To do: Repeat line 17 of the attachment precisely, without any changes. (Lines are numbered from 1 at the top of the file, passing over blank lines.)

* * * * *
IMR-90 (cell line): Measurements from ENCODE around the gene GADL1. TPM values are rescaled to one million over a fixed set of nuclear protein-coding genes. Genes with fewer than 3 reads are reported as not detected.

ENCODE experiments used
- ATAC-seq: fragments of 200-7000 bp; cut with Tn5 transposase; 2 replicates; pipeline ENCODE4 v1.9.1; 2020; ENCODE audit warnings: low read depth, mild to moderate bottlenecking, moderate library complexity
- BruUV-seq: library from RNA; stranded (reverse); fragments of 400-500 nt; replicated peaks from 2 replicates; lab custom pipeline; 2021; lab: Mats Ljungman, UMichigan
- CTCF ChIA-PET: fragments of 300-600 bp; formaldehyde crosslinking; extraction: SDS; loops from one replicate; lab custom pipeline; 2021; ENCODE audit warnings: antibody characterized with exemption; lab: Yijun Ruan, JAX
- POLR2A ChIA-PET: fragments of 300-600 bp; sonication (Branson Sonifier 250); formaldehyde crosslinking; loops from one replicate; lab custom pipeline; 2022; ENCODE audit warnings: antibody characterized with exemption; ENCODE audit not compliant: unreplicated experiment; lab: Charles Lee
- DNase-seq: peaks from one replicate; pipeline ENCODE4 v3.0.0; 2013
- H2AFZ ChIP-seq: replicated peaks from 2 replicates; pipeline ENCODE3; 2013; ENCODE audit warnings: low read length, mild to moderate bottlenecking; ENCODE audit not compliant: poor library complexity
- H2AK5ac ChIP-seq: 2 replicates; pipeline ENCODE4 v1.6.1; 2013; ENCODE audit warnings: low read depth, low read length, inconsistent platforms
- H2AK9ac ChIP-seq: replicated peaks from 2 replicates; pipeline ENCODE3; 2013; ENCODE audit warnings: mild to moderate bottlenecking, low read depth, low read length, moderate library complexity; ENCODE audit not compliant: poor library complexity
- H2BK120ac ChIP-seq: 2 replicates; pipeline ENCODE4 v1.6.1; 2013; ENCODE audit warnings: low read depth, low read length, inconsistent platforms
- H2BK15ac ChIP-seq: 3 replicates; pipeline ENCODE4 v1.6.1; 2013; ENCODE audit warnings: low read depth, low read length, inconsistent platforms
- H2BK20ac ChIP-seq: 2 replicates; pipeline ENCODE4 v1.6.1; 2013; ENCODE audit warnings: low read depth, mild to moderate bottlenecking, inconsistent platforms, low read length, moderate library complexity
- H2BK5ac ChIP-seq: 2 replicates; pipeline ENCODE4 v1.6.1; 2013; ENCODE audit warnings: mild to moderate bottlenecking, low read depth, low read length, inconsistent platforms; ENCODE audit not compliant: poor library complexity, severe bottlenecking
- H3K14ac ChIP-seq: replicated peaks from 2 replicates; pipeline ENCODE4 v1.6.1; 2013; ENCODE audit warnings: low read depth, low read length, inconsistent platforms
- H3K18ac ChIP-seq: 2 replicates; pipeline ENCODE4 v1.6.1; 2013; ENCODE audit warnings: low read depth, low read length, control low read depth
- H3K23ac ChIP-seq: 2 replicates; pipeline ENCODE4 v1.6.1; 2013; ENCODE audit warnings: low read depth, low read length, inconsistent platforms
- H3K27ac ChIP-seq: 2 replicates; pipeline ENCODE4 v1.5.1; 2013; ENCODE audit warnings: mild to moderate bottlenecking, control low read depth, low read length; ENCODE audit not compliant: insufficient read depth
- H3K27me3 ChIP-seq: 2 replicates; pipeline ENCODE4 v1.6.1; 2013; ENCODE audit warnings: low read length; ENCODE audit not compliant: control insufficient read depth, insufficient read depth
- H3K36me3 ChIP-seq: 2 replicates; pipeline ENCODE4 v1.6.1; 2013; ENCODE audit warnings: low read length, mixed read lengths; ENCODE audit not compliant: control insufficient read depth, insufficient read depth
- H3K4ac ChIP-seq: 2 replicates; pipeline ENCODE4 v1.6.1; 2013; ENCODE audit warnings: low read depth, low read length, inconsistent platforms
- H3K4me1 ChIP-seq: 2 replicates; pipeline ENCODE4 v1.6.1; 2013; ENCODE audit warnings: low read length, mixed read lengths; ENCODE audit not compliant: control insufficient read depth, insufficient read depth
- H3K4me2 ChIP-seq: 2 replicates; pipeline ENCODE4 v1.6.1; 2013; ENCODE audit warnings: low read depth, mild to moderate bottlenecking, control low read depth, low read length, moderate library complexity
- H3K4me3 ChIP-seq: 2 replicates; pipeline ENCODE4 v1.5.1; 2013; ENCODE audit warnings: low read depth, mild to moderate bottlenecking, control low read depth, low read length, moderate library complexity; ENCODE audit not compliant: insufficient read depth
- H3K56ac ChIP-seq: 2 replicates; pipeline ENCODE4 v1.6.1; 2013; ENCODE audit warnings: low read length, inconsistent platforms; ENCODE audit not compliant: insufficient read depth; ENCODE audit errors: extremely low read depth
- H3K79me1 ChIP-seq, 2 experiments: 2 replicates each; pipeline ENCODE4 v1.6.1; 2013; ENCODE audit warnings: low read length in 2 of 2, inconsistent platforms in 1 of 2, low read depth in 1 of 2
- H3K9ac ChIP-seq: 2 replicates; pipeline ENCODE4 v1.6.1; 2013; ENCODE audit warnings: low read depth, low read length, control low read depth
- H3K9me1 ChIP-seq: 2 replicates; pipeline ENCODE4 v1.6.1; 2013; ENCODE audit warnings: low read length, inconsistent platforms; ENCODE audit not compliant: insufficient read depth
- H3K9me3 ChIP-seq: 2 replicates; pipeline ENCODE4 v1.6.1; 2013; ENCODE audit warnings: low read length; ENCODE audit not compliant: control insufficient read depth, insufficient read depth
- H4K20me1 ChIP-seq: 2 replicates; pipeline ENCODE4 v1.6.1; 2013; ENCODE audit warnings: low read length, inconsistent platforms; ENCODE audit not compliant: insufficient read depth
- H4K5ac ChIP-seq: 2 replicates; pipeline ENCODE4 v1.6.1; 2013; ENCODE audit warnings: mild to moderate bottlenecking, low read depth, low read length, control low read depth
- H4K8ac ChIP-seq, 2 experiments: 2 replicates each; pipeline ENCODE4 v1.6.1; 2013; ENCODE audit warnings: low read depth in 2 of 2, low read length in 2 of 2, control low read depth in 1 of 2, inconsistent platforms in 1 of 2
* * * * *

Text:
- H3K23ac ChIP-seq: 2 replicates; pipeline ENCODE4 v1.6.1; 2013; ENCODE audit warnings: low read depth, low read length, inconsistent platforms